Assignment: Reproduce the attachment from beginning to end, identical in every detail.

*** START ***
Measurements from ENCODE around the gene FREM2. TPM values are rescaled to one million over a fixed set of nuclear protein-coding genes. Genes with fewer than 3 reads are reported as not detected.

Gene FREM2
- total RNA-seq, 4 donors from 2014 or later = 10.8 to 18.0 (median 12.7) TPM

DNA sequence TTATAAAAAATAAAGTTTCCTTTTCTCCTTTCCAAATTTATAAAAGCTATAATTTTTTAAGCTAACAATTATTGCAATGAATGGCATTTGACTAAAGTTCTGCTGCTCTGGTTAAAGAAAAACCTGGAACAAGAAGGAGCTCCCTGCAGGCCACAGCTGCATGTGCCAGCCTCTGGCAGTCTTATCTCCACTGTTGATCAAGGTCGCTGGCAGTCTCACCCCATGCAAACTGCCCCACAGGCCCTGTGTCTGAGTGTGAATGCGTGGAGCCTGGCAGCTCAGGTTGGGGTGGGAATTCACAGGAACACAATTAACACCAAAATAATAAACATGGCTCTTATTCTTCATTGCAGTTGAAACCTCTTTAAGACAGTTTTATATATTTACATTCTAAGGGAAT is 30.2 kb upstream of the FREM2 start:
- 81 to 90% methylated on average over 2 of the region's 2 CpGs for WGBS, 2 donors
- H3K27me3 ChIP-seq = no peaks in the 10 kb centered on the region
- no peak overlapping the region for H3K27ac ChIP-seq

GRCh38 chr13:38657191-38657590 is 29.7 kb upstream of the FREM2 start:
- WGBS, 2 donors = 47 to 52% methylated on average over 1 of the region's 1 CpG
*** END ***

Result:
Measurements from ENCODE around the gene FREM2. TPM values are rescaled to one million over a fixed set of nuclear protein-coding genes. Genes with fewer than 3 reads are reported as not detected.

Gene FREM2
- total RNA-seq, 4 donors from 2014 or later = 10.8 to 18.0 (median 12.7) TPM

DNA sequence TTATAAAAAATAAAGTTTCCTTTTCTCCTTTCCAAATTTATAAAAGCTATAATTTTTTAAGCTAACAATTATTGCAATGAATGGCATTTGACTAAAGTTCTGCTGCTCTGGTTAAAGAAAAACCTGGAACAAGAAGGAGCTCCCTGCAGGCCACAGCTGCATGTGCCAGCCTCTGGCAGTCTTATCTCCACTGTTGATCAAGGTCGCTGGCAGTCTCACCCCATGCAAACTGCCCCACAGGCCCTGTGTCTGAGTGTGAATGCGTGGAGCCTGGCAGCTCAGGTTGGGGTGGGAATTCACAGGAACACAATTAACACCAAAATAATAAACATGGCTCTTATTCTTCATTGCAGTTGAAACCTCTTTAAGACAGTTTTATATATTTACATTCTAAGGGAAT is 30.2 kb upstream of the FREM2 start:
- 81 to 90% methylated on average over 2 of the region's 2 CpGs for WGBS, 2 donors
- H3K27me3 ChIP-seq = no peaks in the 10 kb centered on the region
- no peak overlapping the region for H3K27ac ChIP-seq

GRCh38 chr13:38657191-38657590 is 29.7 kb upstream of the FREM2 start:
- WGBS, 2 donors = 47 to 52% methylated on average over 1 of the region's 1 CpG